Saturday, May 7, 2016

Mother's Day essay: There are no plain housewives

by Gideon Lasco

It has already been rejected many times in the past but the use of the term 'plain housewife' has continued to this present day, not just in ordinary conversations, but in news reports. A quick Internet search reveals that in the past year alone, the term was used in local media at least 18 times. “From being a plain housewife, [she] is now earning enough for her family to live a comfortable life,” says one report about a Cebu businesswoman. Even the Philippine Information Agency describes one beneficiary as a “plain housewife”.

What is so “plain” about housewives?

In the Philippines, women and men have always shared the tasks of raising a family. That our languages don’t distinguish between males or females (asawa can mean husband or wife) is just one of the evidences of the more egalitarian society we have enjoyed long before the colonial encounter. In many societies, the mag-asawa shared in various responsibilities of the oft-inseparable domains of earning a living and tending the household.

This mode, however, changed in modern times. Men - for whom the jobs were initially available - had to leave their homes throughout the day; consequently, the women had to stay. Eventually, there were more opportunities for women, but the higher-paying jobs were still the province of men, due to educational and social barriers.

As a result of these circumstances, the working woman was seen as “sophisticated” - highly-educated and well-heeled - while the housewife was seen as “plain”.

What is wrong about his narrative? First, women who stay at home are also working, perhaps even more so than their husbands. One website, Salary.com, computed that all the tasks of a stay-at-home mom in the US amounted to a $113,568 salary in 2014. Surely, in the Philippines, full-time housewives can also claim a competitive pay were we to put an economic valuation to the work they do.

Moreover, many housewives run sari-sari stores, participate in multi-level marketing, do handicrafts, and engage in many other sources of income. It is only our prejudice for formal employment that colors our view of other forms of hanapbuhay (livelihood), but they are no less important.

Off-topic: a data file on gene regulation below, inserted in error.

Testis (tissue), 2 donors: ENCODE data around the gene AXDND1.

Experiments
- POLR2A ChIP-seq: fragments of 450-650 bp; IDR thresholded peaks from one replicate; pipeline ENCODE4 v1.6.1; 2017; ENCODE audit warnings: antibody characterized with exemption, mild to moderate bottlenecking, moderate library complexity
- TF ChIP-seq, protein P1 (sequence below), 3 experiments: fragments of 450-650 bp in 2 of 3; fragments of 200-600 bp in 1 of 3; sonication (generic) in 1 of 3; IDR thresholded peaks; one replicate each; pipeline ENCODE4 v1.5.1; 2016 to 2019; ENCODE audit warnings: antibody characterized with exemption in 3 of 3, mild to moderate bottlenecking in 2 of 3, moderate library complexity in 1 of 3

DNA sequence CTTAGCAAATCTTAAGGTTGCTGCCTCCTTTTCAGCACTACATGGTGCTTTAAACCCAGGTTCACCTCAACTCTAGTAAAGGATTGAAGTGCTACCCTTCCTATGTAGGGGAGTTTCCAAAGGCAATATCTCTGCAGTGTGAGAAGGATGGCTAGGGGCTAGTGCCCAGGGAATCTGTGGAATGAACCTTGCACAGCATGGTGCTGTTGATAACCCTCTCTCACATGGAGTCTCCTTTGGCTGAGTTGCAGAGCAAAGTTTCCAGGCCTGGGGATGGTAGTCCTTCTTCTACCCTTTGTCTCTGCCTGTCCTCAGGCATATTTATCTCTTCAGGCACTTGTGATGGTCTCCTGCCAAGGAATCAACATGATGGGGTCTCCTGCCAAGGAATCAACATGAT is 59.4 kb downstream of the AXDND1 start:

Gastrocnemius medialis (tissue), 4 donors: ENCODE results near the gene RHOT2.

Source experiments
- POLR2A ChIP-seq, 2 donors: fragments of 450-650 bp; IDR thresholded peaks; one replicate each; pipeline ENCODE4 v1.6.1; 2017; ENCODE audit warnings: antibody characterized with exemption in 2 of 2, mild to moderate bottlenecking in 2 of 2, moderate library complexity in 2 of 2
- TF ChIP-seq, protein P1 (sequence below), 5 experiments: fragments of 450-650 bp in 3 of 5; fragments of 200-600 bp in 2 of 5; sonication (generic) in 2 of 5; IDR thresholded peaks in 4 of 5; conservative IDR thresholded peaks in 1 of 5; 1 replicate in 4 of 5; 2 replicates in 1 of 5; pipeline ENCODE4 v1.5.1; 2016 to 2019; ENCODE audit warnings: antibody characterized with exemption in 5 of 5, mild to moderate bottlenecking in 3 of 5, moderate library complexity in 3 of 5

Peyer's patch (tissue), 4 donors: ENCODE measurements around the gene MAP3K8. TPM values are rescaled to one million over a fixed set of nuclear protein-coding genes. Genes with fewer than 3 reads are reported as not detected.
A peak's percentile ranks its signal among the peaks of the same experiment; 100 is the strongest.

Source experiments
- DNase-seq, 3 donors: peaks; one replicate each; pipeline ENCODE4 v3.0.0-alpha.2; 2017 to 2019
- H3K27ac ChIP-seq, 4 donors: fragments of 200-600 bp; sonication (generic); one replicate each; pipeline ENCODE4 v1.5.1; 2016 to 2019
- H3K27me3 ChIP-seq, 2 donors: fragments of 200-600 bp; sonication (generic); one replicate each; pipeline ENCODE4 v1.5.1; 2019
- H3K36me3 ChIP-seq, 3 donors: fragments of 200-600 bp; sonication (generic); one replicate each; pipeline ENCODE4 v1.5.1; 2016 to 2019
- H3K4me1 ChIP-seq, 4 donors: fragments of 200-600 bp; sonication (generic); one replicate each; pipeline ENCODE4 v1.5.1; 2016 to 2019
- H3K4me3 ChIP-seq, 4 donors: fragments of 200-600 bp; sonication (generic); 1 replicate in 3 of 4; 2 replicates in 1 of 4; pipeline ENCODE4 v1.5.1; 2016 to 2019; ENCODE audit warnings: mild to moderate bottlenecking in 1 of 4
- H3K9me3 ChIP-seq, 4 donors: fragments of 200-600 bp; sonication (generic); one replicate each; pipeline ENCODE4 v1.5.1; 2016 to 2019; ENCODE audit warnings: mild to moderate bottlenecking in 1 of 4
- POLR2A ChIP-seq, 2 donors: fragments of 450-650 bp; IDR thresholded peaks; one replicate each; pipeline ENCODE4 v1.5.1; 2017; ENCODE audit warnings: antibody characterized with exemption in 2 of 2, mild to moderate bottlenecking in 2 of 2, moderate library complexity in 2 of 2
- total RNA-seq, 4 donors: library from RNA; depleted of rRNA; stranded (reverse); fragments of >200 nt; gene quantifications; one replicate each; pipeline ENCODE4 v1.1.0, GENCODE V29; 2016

Second, being a housewife has never meant being unsophisticated. In fact, staying at home is a choice that many highly-educated women make. Rather than see women who stay at home as subordinated, or confined, we must see that oftentimes these choices are made by couples together. Financially, emotionally, and socially, it takes courage to be a housewife.

Finally, in our society today, many women are actually the breadwinners of the family. Women and men take turns in caring for their children, and in many cases it is the “house husbands” who stay at home. Will they, then, become “plain house-husbands”? These inversions of an imagined “norm” expose the double standards that should invalidate not just our use of “plain housewife”, but our prejudices for women who stay at home.

Cory Aquino is probably one of the most famous examples of a “plain housewife”. During the bitter campaign that ended in the fall of the dictatorship, Ferdinand Marcos and his supporters dismissed Cory as “just a woman” and a “plain housewife”. But Cory Aquino took up the label and it doing so, resonated with millions of women and men around the world. By identifying herself as a "plain housewife", Cory demonstrated that one way to challenge the use of a term is by being its living contradiction.

***

Terms like “plain housewife” remind us that language can reinforce ideologies of power. More than grammar (as the so-called 'grammar police' are wont to do), it is the seepage of oppression and inequality that we must be most wary about in our choice of words. Not to go to the extremes of “political correctness”, but simply to be mindful of the meanings of the words that we say. Surely, social attitudes that are reflected in these words weigh heavily in women’s decisions to stay or not to stay at home. But studies in health and education are unequivocal in seeing the advantages of close parental support.

Of course, many families do not have the luxury of someone staying at home, and I am not advocating for every mother to be a housewife. What I am against is the notion of a “plain housewife” because it shapes our way of thinking about women, and the way women think about themselves. Whatever choices women and men make - as couples or single parents - we should create an environment that supports these choices and family configurations.

I say this as the son of a mother who has devoted a big part of her life to her children. She was many things to us: storyteller, teacher, cook, driver, guidance counsellor, and many more…long before she became our mentor and friend. As a doctor who has witnessed mothers give birth and care for their babies and toddlers, I can also suggest that perhaps the greatest labors our mothers did for us predate our own memories. Surely, their lives are anything but plain. When we reflect on the many tasks of motherhood, we ought to realise that one of the greatest gifts that anyone can have in this world is a mother’s love.

Indeed, there are no plain housewives, just as there are no plain individuals: women and men alike. As we celebrate Mother’s Day, we must celebrate the women of our lives in all their uniqueness. Whether they decide to stay at home, or pursue careers that keep them from home, surely theirs is a labor of love, which deserve our utmost affection and appreciation.

2 comments:

  1. Dr Lasco, great oped and very important for people (And newspaper editors and columnists ) In your nation to read. I didnt know about This since in australia the uk nz and the usa and canada this Ugly expression does not exist. Time to retire it, yes.

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